MPs end Umeme monopoly as electricity distributor

Parliament has passed the Electricity Amendment Bill, 2022, which among others, permits generation and transmission licensees to supply electricity in bulk directly to categories of customers specified by the minister

What you need to know:

The decision by Parliament, which now awaits assent by President Museveni, ends decades of Umeme’s monopoly as the sole bulk power supplier

Parliament yesterday passed the Electricity Amendment Bill, 2022, which among others, permits generation and transmission licensees to supply electricity in bulk directly to categories of customers specified by the minister. 

Clause 14(3) of the Act states: “The authority may, by regulations, prescribe the circumstances under which a holder of a generation licence may supply electricity in bulk to a holder of a distribution licence, transmission licence or directly to a specified class or category of customers.” 

The decision by Parliament, which now awaits assent by President Museveni, ends decades of Umeme’s monopoly as the sole bulk power supplier. 
“This action would of necessity eliminate Umeme in service territories where it is not licensed and in effect implement the presidential directive on selling power to industries at a tariff that eliminates the expensive distribution costs of Umeme,” the report by the Natural Resources Committee reads.

It adds: “The Committee observed that government owns the largest dams, the entire transmission and distribution assets in the country and, therefore, can by policy use this leverage to sell power to industries at a low cost as currently planned in industrial parks
President Museveni has been pushing for direct supply of electricity to industrial parks as a means to create a more convenient environment for the industrialisation agenda.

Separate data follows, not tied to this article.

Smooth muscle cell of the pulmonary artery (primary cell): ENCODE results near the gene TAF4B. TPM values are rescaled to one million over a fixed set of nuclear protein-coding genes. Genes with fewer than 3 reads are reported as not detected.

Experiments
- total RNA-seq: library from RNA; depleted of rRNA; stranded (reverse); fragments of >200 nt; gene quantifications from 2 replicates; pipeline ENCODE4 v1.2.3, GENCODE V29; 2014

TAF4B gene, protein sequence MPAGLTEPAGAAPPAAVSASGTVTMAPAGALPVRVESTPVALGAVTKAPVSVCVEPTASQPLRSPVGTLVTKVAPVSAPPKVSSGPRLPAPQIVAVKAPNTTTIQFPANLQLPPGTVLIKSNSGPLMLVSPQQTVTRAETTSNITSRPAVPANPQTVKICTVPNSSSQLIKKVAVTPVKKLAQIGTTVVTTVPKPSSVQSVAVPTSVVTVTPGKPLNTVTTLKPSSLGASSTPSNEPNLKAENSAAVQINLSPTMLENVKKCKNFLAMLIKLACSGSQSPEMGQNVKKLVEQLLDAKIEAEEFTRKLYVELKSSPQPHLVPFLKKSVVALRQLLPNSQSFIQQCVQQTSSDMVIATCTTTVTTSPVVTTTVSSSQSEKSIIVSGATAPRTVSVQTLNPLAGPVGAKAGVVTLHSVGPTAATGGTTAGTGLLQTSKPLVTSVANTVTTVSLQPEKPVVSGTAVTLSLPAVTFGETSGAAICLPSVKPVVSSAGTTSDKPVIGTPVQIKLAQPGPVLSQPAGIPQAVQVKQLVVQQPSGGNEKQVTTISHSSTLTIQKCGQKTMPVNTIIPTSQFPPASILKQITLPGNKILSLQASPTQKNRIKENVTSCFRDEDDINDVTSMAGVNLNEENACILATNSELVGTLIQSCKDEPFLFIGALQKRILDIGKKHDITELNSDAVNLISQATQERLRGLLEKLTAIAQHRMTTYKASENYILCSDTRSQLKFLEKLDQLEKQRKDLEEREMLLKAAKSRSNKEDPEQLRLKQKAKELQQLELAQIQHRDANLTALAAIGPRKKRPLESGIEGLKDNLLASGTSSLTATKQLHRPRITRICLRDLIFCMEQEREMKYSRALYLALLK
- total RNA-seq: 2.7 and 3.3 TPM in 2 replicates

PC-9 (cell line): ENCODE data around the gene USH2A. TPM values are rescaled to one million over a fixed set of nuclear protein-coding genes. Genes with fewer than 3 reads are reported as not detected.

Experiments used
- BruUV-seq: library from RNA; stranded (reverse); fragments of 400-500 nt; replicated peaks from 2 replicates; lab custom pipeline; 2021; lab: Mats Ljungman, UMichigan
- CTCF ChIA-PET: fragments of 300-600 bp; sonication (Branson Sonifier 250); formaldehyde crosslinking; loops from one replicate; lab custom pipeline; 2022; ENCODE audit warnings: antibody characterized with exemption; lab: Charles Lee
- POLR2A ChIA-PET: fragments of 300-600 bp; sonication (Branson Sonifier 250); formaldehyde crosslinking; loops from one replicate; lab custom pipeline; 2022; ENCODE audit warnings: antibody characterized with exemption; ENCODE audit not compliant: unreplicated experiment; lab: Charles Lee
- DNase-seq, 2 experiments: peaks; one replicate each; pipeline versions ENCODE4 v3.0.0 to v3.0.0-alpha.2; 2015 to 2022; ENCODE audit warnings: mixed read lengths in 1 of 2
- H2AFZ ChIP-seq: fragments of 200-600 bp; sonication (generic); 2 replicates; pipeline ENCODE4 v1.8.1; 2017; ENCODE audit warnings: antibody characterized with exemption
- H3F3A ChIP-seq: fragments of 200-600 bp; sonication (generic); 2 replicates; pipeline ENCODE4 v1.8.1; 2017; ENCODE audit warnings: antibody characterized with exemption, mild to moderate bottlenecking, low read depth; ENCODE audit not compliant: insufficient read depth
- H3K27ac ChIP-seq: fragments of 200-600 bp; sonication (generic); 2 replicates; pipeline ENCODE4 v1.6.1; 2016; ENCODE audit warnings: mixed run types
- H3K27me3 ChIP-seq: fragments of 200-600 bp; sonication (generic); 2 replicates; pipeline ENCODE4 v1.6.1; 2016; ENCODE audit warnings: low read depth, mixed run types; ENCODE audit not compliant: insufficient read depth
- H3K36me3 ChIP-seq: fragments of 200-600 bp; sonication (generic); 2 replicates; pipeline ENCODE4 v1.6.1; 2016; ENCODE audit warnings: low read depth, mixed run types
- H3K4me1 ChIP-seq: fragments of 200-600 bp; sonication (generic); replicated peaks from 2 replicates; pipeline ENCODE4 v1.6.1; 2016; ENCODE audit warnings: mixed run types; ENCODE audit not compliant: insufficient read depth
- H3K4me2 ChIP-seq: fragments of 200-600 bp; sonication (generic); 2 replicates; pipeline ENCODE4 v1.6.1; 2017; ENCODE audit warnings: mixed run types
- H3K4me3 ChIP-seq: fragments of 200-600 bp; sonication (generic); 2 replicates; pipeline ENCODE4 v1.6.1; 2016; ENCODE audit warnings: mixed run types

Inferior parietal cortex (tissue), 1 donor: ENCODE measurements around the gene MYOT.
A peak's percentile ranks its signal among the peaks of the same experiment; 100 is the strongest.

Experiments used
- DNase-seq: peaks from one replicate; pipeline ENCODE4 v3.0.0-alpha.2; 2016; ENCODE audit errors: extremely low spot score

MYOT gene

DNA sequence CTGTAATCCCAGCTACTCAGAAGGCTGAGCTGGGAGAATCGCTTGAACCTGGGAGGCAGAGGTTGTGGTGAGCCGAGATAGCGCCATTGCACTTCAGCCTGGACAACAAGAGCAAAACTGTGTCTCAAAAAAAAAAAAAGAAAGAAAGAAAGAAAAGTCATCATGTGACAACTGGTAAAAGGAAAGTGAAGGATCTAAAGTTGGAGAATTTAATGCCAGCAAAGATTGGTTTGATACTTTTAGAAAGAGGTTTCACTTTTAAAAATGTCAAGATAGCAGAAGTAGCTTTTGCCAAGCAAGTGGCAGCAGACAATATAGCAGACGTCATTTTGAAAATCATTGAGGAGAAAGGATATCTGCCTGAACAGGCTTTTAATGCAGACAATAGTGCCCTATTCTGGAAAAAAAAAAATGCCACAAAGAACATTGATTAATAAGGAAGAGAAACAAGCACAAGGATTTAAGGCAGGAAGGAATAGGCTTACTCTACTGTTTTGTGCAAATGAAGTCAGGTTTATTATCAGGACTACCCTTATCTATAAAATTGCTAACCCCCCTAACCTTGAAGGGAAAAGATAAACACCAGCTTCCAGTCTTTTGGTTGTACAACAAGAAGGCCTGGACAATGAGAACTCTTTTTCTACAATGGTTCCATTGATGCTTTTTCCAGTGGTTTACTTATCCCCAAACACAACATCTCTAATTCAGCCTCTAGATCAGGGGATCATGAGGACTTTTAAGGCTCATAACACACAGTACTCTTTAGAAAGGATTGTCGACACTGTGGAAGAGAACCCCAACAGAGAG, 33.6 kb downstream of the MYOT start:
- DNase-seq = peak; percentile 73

Mr Emely Kugonza, the Committee deputy chairperson, said the elimination of a monopoly in power distribution will help in cutting down the cost to the final consumer. 
The Act has set five cents as the unit cost for industries. 
To reduce the power tariffs for domestic consumers, the proposed law has recommended a reduction in the Value Added Tax from 18 per cent to 10 percent. 
Cause 19 of the Act also introduces hefty penalties for vandalism of electricity infrastructure, as well as power theft. 
Parliament set a prison sentence for both offences at 15 years, or a fine of Shs1b or both for those convicted of the offences. 

An earlier recommendation by the Committee to increase the fine from Shs100,000 to Shs4m was amended by MPs, who say vandalism costs the taxpayers much more. 
Attorney General Kiryowa Kiwanuka said it is crucial to set a deterrent fine. 
“The people taking down the power lines and other infrastructure are not the common people walking on the streets. These vandals are very sophisticated people so we need to make the law very deterrent,” he said. 
Authorities in the energy sector have in the previous past decried the increasing  cases of vandalism that they say cost the taxpayers billions of shillings, as well as pushing the cost of power up.

Parliament also voted to increase funding to the Electricity Regulatory Authority from 0.3 per cent to 0.7 per cent of the electricity sold to improve its performance.
The authority currently has a funding gap amounting to Shs8b. 
The Bill also provides for the establishment of an Energy Development Fund.


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